ALBUQUERQUE, N.M. (AP) — The woman who leads a citizen body that reviews complaints against Albuquerque police officers is being accused of having a conflict of interest because she also directs the local auxiliary of the Fraternal Order of [auth] Police.
The police group opposes citizen oversight of police brutality and corruption issues.
The Albuquerque Journal reports (http://bit.ly/S8zmyl) the issue was raised at a Police Oversight Commission meeting Thursday after a pair of activists asked Linda Martinez to step down from the board. The board ultimately voted 6-1 to delay discussion on the issue until December.
The Fraternal Order of Police represents law enforcement officers across the nation and opposes any legislation creating civilian review boards.
Martinez said she didn’t know about the FOP position and disagrees with it.
“I believe in police oversight,” Martinez told the Journal. “I wouldn’t be there if I didn’t believe in it, because it’s hard work.”
Kenneth Ellis, the father of a man shot and killed by police in 2010, told the commission that Martinez could not hold officers accountable while belonging to an organization that is against the very board she sits on.
“She obviously has a bias towards the police department,” Ellis said.
Martinez noted that her husband, the president of the state Fraternal Order of Police, has no problem with her sitting on the commission. Robert L. Martinez was a former officer with the U.S. Department of Justice.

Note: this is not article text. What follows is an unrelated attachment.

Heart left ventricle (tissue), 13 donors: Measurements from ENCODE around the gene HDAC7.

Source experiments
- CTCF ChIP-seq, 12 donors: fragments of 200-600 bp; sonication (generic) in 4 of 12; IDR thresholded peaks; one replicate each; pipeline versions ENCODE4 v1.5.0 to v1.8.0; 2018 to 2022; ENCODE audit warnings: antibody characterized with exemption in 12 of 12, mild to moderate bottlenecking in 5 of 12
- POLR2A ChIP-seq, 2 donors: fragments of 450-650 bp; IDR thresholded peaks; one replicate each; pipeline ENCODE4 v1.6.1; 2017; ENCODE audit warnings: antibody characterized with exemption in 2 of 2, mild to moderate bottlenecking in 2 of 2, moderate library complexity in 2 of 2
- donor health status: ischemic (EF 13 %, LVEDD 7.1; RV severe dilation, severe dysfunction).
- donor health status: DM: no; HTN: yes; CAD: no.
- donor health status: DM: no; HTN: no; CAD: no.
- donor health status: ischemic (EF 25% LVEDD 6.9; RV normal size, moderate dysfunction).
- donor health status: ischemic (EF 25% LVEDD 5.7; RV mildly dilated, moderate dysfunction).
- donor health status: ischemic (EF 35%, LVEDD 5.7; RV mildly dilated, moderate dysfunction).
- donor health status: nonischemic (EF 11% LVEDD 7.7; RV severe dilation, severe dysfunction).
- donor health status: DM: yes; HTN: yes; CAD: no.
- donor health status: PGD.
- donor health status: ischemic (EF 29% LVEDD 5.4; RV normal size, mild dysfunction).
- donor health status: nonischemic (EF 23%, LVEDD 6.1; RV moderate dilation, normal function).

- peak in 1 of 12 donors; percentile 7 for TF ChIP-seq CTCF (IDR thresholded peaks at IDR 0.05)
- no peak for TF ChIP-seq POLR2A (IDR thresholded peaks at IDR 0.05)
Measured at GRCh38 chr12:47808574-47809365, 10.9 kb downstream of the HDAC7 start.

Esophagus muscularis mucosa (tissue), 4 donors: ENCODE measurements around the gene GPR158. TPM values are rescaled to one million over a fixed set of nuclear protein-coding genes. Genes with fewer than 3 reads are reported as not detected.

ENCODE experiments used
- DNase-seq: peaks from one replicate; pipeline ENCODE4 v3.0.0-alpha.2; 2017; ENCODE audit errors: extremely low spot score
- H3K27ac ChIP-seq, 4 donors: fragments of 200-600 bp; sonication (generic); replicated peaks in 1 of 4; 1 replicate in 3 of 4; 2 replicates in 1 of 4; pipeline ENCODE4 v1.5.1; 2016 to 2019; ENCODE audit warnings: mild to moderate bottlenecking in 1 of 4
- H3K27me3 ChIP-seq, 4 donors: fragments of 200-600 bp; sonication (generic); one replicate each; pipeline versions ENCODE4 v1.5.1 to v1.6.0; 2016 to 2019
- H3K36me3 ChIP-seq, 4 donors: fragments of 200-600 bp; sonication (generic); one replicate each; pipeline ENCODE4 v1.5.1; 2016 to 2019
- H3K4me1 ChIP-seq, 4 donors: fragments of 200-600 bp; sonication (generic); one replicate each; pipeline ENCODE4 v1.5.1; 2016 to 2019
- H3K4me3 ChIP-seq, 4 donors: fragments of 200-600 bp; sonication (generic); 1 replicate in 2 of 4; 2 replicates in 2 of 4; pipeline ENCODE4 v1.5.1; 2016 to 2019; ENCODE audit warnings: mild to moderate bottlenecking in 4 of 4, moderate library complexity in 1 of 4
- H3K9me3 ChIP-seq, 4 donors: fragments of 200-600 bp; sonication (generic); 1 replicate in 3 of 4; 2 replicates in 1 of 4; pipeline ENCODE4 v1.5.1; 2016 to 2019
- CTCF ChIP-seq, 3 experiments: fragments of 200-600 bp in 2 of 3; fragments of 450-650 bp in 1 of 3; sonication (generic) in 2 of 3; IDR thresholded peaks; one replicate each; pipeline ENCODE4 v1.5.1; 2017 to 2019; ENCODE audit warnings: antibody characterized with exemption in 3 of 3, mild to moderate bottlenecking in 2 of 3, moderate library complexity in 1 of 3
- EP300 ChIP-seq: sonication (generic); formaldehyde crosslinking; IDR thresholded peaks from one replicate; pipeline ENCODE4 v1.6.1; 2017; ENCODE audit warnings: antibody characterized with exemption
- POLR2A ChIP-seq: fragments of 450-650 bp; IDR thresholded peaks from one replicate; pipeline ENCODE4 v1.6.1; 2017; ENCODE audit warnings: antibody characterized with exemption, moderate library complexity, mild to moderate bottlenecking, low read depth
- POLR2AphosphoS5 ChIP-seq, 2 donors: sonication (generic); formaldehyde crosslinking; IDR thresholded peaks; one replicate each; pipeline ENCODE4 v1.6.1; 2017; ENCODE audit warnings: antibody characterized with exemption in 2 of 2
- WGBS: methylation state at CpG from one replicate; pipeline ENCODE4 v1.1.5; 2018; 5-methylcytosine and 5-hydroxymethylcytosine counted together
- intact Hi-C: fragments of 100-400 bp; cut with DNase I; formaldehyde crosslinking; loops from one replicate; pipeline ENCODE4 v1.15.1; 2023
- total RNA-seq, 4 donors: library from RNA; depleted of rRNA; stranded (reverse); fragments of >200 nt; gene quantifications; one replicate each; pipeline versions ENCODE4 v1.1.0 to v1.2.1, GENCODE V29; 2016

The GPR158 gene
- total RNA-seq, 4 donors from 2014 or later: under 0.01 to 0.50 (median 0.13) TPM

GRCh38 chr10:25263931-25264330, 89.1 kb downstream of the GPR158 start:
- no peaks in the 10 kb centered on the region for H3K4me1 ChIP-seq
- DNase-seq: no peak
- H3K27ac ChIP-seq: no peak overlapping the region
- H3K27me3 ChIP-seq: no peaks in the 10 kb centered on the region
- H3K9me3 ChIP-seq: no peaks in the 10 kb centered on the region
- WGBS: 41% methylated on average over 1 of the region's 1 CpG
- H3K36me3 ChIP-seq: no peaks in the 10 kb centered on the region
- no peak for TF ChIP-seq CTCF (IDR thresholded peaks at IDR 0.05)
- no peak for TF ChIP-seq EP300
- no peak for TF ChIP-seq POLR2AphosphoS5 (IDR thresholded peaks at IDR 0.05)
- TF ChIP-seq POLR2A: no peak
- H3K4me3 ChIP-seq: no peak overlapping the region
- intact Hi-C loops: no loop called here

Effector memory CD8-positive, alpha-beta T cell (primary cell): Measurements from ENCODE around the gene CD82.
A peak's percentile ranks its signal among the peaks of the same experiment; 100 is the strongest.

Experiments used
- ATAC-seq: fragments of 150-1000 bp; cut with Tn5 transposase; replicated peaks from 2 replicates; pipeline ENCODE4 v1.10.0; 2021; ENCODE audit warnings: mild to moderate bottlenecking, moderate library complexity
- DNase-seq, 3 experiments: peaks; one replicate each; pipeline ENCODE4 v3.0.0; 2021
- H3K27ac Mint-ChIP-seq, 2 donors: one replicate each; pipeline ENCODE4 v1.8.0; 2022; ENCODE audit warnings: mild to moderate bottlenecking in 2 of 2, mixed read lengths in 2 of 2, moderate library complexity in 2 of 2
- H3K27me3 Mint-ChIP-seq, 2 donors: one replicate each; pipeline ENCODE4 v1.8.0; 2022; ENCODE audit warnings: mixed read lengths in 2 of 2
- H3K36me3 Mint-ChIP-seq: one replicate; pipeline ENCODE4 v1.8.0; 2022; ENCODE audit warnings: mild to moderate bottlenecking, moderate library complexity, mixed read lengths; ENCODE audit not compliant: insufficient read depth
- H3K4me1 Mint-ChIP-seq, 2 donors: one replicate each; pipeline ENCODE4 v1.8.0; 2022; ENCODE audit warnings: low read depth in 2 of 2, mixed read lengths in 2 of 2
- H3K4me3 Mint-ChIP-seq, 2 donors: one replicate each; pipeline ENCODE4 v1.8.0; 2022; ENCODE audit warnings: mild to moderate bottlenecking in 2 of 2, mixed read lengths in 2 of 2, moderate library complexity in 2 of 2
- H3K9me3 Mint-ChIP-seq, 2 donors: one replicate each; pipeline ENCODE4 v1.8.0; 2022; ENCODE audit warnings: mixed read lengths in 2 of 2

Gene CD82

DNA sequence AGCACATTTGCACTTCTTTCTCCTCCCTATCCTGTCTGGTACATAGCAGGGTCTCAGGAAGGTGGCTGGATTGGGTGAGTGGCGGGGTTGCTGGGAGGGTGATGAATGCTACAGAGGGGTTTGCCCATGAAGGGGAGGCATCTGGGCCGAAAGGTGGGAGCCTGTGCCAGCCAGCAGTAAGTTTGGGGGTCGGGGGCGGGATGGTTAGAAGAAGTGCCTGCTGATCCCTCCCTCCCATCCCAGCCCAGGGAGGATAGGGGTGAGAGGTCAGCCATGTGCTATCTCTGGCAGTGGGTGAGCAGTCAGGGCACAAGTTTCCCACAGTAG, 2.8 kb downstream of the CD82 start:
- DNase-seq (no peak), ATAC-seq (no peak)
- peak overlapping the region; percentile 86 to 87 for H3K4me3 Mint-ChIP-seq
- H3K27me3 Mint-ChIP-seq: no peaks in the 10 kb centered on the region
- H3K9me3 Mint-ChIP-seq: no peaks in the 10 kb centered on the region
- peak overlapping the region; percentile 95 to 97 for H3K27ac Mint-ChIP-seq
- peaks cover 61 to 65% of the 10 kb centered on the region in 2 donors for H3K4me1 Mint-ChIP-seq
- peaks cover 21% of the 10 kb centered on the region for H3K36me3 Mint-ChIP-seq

He said the FOP opposes citizen review boards because officers already receive enough scrutiny within their departments.
“We want to make sure that due process is provided to citizens as well as officers,” he said.
The board’s rules say a commissioner should withdraw from proceedings where they have a direct or indirect conflict or doubt they can be fair. The regulations say commissioners should err on the side of caution when deciding whether they can be fair.
Assistant City Attorney Doris Duhigg said each commissioner needs to make that decision and can sit out individual issues.
The City chartered the Police Oversight Commission in 2000. It includes seven citizen members and the Independent Review Office is its investigative arm.
The commission itself cannot discipline officers but gives its recommendations to police Chief Ray Schultz. He has the final say in punishing officers for brutality or other violations of the force’s standard operating procedures.